An epilogue reveals that although markets did stabilize and the banks repaid their Troubled Asset Relief Program funds, credit standards continued to tighten resulting in rising unemployment and foreclosures.  As bank mergers continued in the wake of the crisis, these banks became even larger and at the time of the film, 10 financial institutions held 77% of all U.S. banking assets and have been declared too big to fail.

Of course, this rings true because the government drove awful bargains.  In the aftermath of the greatest credit bubble in history, it protected creditors at almost every turn.  The government gave the banks money but didn’t get voting rights and didn’t prevent the banks from using the money to pay dividends or bonuses.  They wrote what was essentially a blank check.  In real life, Warren Buffett got much better terms when he invested in Goldman Sachs.

The cast of this film was filled with familiar faces, William Hurt, Matthew Modine, Cynthia Nixon, Tony Shalhoub, Bill Pullman and James Woods as well as others.  Hurt does an excellent job playing the Secretary of the Treasury.  Hurt embodied the theme of the movie; that is, the duality of being heroes and incompetent at the same time.  On the surface they seem to be showered with glorious accolades, but upon closer look you clearly see that they are getting credit for solving a crisis they helped create.  Anyone interest at all in finance or economics should take a look at this HBO film.  I know it is no Game of Thrones, but you will just have to deal with it.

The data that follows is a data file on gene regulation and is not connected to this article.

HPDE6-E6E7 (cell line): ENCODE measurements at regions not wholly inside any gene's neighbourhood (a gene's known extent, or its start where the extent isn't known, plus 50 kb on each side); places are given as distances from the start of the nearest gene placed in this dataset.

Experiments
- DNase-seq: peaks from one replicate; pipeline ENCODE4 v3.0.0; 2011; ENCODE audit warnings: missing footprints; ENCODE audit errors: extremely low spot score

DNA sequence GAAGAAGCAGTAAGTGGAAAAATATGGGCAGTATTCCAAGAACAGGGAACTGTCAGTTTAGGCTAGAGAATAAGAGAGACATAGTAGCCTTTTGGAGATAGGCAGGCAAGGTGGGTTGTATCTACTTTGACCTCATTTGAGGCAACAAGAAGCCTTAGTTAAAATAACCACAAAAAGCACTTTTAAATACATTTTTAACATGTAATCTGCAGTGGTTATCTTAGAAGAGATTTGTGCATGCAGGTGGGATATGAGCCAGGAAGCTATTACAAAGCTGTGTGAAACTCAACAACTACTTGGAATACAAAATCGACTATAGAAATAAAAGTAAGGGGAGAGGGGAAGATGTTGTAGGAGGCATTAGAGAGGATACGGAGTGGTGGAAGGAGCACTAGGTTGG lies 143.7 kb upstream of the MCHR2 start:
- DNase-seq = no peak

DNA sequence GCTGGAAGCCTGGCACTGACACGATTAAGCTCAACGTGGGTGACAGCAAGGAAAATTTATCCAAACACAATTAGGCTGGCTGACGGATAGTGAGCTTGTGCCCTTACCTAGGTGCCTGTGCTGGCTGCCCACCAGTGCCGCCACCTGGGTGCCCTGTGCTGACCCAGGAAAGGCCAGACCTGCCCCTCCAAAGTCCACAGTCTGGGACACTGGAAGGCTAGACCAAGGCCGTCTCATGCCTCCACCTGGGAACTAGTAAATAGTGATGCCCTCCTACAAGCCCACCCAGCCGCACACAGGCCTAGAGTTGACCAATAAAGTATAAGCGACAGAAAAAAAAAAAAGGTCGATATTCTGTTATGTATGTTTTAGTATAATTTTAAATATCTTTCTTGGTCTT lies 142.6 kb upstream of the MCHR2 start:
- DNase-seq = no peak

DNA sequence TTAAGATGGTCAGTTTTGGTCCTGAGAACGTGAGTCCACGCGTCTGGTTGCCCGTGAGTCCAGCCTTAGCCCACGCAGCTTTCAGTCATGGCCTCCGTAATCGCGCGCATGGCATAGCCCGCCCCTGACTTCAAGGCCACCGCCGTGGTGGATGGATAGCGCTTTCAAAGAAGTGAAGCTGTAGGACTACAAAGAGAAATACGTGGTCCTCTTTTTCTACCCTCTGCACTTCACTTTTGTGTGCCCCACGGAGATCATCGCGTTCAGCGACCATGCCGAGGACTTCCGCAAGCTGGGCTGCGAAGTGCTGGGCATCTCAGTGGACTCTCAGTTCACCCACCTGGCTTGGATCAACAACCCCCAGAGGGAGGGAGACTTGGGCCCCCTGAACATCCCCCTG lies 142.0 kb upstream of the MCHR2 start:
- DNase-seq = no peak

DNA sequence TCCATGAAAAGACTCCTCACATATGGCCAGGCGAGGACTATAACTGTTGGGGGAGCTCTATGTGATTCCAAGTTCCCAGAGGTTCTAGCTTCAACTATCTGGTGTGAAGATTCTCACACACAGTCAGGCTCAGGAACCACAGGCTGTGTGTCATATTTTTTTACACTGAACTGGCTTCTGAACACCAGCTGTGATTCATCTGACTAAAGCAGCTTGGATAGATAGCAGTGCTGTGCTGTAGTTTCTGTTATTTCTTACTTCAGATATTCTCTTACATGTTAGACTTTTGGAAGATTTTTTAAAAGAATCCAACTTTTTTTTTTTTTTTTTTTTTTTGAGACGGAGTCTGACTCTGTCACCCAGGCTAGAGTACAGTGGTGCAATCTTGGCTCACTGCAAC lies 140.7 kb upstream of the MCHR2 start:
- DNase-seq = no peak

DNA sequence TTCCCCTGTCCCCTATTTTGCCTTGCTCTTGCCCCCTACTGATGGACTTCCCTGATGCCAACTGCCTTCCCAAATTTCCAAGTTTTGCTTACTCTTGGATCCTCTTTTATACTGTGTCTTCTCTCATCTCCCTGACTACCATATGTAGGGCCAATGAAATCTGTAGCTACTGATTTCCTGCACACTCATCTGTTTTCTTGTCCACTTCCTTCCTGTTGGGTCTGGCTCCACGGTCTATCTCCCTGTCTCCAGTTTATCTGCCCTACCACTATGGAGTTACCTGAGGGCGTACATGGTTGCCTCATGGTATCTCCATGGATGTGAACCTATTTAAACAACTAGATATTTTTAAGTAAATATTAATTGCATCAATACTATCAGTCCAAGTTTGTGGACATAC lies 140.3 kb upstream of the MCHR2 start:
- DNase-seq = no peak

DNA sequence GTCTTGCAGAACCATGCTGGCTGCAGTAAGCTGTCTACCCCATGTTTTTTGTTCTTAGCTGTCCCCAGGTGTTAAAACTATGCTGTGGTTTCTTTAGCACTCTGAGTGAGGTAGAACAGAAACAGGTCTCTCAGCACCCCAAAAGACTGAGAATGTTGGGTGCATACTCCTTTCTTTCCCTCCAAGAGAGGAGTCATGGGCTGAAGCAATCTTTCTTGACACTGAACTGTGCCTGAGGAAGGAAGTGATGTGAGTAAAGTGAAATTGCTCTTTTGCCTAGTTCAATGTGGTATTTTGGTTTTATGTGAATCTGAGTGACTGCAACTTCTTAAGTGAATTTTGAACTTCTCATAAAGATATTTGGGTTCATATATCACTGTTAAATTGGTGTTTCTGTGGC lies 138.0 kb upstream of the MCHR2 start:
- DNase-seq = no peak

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Posted by on May 21, 2013 in Movie Reviews

 

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Iris I & II and the spin-off Athena Goddess of War (2009-2013)

As many of you know, I recently reviewed the Korean series City Hunter and used it as an example of how Asian TV has far outpaced American “entertainment” churned out by the networks. Well here is the coup de grâce for this year: Iris I & II and the spin off Athena Goddess of War. We are going to take a look at all of these espionage themed shows and may even get the opinions of Emma and Sally since Athena Goddess of War has plenty of “Girl Power.”

 
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Posted by on May 9, 2013 in Movie Reviews